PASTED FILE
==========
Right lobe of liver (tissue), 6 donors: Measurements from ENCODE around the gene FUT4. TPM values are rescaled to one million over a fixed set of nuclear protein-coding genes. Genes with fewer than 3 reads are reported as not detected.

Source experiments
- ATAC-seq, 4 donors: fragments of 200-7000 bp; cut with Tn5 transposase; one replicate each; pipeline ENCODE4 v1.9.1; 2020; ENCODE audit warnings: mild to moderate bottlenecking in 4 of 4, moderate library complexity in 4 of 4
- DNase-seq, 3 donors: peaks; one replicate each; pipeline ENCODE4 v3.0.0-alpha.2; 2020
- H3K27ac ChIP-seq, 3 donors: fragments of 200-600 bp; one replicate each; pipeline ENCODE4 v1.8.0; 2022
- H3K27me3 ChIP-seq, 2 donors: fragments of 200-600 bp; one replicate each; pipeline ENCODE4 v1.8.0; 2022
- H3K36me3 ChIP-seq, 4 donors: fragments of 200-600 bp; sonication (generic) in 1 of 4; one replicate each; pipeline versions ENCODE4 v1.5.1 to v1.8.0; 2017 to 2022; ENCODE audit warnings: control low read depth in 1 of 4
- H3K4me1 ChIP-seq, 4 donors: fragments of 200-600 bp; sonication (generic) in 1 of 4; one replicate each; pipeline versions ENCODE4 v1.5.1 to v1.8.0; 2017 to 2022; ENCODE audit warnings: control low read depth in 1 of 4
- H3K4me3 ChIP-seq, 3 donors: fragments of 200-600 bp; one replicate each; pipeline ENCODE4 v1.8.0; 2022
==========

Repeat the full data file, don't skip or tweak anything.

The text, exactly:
Right lobe of liver (tissue), 6 donors: Measurements from ENCODE around the gene FUT4. TPM values are rescaled to one million over a fixed set of nuclear protein-coding genes. Genes with fewer than 3 reads are reported as not detected.

Source experiments
- ATAC-seq, 4 donors: fragments of 200-7000 bp; cut with Tn5 transposase; one replicate each; pipeline ENCODE4 v1.9.1; 2020; ENCODE audit warnings: mild to moderate bottlenecking in 4 of 4, moderate library complexity in 4 of 4
- DNase-seq, 3 donors: peaks; one replicate each; pipeline ENCODE4 v3.0.0-alpha.2; 2020
- H3K27ac ChIP-seq, 3 donors: fragments of 200-600 bp; one replicate each; pipeline ENCODE4 v1.8.0; 2022
- H3K27me3 ChIP-seq, 2 donors: fragments of 200-600 bp; one replicate each; pipeline ENCODE4 v1.8.0; 2022
- H3K36me3 ChIP-seq, 4 donors: fragments of 200-600 bp; sonication (generic) in 1 of 4; one replicate each; pipeline versions ENCODE4 v1.5.1 to v1.8.0; 2017 to 2022; ENCODE audit warnings: control low read depth in 1 of 4
- H3K4me1 ChIP-seq, 4 donors: fragments of 200-600 bp; sonication (generic) in 1 of 4; one replicate each; pipeline versions ENCODE4 v1.5.1 to v1.8.0; 2017 to 2022; ENCODE audit warnings: control low read depth in 1 of 4
- H3K4me3 ChIP-seq, 3 donors: fragments of 200-600 bp; one replicate each; pipeline ENCODE4 v1.8.0; 2022